Be sure the conversation is balanced and encourage your prospects to ask their own questions. In an ideal discovery call, prospects ask between eight and 10 questions.
Reps that close deals ask these four types of discovery questions
It’s not enough to rattle off 12-15 random questions during a discovery call and hope for the best because you hit that “right” number.
Instead, it’s important to ask the right kinds of questions. And it should go without saying that this isn’t the time to ask questions you could easily find the answers to elsewhere — like on the company’s website.
The most productive sales reps ask these four types of discovery questions:
- Qualification: The answers to these questions help reps determine if an opportunity is worth pursuing.
- Problem area: These questions help reps identify the key need of a prospect, in a way that digs a hole that only your solution can fill.
- Methodology: These “nuts and bolts” questions help reps undercover insights to move deals forward. For example, it’s important for reps to get insights into who the key decision-makers and influencers are, the size and structure of the team, and the current tech stack, among other things.
- Credibility: Prospects want to work with sales reps that “get it.” Reps must ask questions that demonstrate credibility and an understanding of a company’s business model and industry-specific challenges.
Great reps incorporate an average of two stories into discovery calls
Storytelling is an important skill in all areas of life — including sales. Relevant stories engage prospects and convey information in ways other methods can’t.
The discovery calls analyzed by Mindtickle’s Call AI, the ones with the most positive sentiments expressed by prospects included an average of two stories told by reps. For the purposes of this analysis, a story is defined as a monologue of 2-3 minutes that involves a personal or third-party story related to the topic of the meeting.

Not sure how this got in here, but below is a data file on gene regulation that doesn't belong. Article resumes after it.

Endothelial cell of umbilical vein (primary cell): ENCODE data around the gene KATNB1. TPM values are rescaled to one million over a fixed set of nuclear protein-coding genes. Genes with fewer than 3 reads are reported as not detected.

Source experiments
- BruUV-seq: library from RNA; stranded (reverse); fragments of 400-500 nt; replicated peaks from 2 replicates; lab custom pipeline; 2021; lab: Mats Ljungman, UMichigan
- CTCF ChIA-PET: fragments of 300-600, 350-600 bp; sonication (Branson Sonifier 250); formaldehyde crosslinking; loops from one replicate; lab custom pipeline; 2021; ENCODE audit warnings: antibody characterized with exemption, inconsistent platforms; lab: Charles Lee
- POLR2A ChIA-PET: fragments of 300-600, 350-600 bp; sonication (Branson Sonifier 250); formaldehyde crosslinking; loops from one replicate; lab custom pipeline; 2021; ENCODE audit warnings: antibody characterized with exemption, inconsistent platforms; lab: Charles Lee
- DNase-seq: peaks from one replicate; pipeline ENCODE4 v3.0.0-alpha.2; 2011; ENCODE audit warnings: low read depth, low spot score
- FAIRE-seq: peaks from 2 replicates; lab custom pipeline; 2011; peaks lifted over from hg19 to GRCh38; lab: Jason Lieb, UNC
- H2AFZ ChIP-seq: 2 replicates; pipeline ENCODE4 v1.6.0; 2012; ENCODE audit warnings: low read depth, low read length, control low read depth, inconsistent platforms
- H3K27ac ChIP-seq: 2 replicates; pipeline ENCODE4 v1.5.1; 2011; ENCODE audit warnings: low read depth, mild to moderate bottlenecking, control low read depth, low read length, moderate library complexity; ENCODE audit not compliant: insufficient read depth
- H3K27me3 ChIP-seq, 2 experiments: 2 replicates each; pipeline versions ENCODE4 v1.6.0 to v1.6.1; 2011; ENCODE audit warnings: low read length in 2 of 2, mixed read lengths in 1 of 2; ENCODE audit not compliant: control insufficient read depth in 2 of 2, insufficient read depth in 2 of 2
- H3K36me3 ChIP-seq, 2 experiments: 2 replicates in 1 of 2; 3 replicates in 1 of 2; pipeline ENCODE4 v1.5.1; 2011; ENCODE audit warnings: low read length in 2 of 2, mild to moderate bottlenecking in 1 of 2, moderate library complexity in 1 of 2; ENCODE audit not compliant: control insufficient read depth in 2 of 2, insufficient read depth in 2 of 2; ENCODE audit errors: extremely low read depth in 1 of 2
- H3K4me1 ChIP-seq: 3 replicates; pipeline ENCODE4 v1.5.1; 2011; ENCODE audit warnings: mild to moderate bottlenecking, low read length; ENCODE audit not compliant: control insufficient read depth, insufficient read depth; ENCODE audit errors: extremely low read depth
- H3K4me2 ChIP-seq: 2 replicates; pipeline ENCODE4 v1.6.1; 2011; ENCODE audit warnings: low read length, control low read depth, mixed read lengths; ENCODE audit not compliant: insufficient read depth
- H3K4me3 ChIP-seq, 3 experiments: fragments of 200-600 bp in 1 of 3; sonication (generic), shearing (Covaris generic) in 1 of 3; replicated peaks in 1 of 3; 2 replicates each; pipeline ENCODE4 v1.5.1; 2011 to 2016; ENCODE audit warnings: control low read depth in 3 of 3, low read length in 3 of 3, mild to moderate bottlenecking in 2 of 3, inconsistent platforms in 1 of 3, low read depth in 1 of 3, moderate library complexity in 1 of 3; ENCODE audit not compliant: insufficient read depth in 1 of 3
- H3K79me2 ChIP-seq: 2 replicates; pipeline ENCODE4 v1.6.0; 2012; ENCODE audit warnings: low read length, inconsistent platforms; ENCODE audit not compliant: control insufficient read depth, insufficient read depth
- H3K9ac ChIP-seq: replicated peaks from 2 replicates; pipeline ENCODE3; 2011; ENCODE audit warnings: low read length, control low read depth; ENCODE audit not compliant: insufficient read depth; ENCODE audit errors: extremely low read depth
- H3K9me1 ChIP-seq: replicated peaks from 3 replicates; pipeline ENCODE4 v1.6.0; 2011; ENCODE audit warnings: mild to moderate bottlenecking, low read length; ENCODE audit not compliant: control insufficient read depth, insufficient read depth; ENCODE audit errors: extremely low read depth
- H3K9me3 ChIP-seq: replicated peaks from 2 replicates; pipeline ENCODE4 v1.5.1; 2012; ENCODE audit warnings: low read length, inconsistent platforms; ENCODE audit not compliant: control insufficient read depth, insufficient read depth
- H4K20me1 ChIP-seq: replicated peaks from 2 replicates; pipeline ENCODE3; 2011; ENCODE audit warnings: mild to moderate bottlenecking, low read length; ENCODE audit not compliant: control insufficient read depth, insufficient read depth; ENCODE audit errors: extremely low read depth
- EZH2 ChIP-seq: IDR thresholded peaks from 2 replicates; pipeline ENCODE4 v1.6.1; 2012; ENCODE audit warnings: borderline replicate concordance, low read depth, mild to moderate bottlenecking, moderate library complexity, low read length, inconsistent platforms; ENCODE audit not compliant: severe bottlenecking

Effective reps use 120-160 WPM
Have you ever been on a call where a sales rep nervously yammers at what seems like a million miles per hour? It can feel like your head is spinning. And sometimes, it’s easier to zone out than it is to keep up.
In order to engage prospects, sales reps have to take a deep breath and maintain a calm, steady pace on discovery calls. Encourage your reps to assess their words per minute (WPM) by checking the transcript of a one-minute monologue from one of their discovery calls. The ideal pace is between 120-160 WPM. If it’s faster, it’s time to pump the brakes!
Start nailing your discovery calls
Discovery calls aren’t always a rep’s favorite thing. But they’re a necessary way for prospects and sellers to get to know each other and determine if it makes sense to move forward.
Start engaging prospects and move more deals forward by rethinking your approach to discovery calls. A great next step is incorporating call recordings into coaching conversations to drive improvement. You can also role-play discovery calls with sellers to ensure they’re on-message and confident when it’s time for the real thing.